Date of Award


Document Type


Degree Name

Doctor of Ministry (DMin)



First Advisor

Karen Claassen, DMin

Second Advisor

Trisha Welstad, DMin


The lack of identifiable progress regarding racial reconciliation since the 1960s has become increasingly evident in the growing mainstream appeal of extremist views on race in the wake of the Obama administration and intense rise in racial tensions across the country. The seeming impotence of the church to effectively speak into this climate has sparked renewed conversation in how the church engages racial reconciliation, particularly in an approach that considers how white evangelicals can recognize themselves as key factors in both the problem and the solution. Additionally, there is a growing interest in the role that trauma plays in these incidents, however, most of the attention focuses on the victim’s trauma, largely represented by the Black community.

This dissertation reviews how race and trauma interact, considers how they may contribute to the lack of measurable progress in the white church’s pursuit of racial reconciliation, and ends with offering a new approach to racial reconciliation that considers these dynamics. Section 1 explores the relationship between race and trauma. Section 2 examines current approaches to racial reconciliation. Section 3 offers a solution that focuses specifically on equipping white evangelicals to the work of racial reconciliation by combining white identity development education, narrative therapy techniques, and an application of trauma therapy modalities for a new approach to racial reconciliation focused specifically on the role that white people play in the dynamic.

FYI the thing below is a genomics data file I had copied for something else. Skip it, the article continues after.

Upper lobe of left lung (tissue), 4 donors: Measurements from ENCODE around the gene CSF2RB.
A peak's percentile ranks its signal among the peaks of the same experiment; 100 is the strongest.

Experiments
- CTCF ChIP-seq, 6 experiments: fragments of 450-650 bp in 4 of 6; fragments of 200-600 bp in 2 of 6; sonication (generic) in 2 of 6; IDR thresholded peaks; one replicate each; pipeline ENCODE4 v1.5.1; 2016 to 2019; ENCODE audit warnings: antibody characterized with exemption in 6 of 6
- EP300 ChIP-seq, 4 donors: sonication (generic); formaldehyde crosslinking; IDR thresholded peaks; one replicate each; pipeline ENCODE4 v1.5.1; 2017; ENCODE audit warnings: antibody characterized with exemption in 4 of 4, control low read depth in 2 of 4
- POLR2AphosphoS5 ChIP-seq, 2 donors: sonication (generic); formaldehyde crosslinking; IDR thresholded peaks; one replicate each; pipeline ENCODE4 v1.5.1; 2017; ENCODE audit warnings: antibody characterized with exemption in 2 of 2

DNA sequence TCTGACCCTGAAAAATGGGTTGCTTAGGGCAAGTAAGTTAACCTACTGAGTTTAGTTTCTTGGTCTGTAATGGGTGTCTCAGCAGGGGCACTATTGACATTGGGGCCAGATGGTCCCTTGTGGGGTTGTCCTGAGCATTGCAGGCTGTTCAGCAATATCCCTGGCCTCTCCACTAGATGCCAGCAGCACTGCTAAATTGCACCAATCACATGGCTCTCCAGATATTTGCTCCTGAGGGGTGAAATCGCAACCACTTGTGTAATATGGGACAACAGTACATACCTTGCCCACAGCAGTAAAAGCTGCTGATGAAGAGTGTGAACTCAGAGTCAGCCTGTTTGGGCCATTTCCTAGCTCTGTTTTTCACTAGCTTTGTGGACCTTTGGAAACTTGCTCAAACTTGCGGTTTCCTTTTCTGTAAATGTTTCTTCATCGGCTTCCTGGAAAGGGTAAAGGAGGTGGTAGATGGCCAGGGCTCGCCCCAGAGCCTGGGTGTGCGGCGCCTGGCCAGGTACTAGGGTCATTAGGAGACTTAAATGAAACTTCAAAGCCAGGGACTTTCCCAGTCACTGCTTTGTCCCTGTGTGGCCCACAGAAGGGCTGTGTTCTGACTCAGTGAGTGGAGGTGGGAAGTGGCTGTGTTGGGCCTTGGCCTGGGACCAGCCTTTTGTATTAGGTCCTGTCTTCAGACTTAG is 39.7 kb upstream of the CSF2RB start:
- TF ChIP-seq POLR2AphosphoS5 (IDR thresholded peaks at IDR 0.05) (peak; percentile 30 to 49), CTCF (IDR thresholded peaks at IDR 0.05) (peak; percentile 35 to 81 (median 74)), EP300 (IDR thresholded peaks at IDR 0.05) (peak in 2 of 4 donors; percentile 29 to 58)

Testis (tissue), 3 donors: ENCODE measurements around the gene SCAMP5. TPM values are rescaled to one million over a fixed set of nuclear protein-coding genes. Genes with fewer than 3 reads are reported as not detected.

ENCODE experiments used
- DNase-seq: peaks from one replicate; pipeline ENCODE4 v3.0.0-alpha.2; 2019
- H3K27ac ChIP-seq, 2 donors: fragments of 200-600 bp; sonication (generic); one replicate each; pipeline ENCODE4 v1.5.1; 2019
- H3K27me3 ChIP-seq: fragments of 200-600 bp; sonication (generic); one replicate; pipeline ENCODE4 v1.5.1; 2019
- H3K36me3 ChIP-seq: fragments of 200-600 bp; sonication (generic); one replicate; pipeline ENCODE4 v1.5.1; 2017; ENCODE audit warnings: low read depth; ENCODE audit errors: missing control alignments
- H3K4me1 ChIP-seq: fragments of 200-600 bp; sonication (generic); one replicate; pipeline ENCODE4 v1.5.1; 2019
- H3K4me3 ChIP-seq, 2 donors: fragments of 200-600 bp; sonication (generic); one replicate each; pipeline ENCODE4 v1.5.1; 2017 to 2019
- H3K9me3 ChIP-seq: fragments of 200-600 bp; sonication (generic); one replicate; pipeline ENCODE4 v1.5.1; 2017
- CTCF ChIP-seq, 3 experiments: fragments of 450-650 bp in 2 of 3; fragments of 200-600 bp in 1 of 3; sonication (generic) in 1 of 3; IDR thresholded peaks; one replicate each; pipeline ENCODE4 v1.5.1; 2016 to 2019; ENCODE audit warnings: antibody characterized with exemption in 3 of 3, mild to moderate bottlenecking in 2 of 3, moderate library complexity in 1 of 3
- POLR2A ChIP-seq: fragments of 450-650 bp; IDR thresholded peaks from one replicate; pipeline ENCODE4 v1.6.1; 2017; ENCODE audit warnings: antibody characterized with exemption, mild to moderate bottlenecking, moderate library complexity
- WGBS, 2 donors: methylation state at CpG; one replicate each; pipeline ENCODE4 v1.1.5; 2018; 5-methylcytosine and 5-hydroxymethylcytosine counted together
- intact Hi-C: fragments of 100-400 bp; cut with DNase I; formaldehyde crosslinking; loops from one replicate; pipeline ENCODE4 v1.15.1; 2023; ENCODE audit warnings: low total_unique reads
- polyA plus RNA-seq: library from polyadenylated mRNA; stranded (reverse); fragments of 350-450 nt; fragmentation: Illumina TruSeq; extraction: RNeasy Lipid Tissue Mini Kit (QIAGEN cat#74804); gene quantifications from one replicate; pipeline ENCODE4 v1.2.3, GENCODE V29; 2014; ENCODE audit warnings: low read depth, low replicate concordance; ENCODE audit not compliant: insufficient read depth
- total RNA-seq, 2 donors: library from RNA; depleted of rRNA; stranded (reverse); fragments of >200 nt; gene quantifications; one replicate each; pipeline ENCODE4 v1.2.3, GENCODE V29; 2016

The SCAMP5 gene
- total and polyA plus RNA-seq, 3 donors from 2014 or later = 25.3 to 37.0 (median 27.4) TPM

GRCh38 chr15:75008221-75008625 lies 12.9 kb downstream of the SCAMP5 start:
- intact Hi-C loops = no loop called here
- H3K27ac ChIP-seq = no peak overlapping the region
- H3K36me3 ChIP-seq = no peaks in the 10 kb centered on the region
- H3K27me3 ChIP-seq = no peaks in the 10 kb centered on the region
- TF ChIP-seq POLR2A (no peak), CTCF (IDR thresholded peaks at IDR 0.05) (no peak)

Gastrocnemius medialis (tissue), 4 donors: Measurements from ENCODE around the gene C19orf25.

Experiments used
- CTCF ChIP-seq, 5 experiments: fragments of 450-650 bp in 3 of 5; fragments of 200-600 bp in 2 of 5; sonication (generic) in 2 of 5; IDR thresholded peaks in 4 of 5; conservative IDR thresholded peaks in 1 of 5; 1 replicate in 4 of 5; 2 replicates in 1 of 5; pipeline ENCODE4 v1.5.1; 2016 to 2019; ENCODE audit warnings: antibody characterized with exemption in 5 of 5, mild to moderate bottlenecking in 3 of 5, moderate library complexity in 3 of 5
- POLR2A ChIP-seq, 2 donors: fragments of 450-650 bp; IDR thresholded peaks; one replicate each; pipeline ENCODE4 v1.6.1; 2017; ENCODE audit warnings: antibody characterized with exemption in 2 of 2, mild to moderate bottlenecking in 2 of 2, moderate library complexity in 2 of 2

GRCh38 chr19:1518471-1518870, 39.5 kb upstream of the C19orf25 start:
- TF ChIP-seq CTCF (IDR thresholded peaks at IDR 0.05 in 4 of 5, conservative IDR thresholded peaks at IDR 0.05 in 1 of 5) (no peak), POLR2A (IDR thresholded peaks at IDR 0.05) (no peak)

The outcome is a curriculum that can be utilized to help white Christians begin to recognize how their white identity is both formed and reformed and when their reactions in racially charged situations and conversations may be rooted in traumatic response. It is intended to equip them to mitigate those responses in healing ways, thus better preparing them for the ministry of racial reconciliation.

Included in

Christianity Commons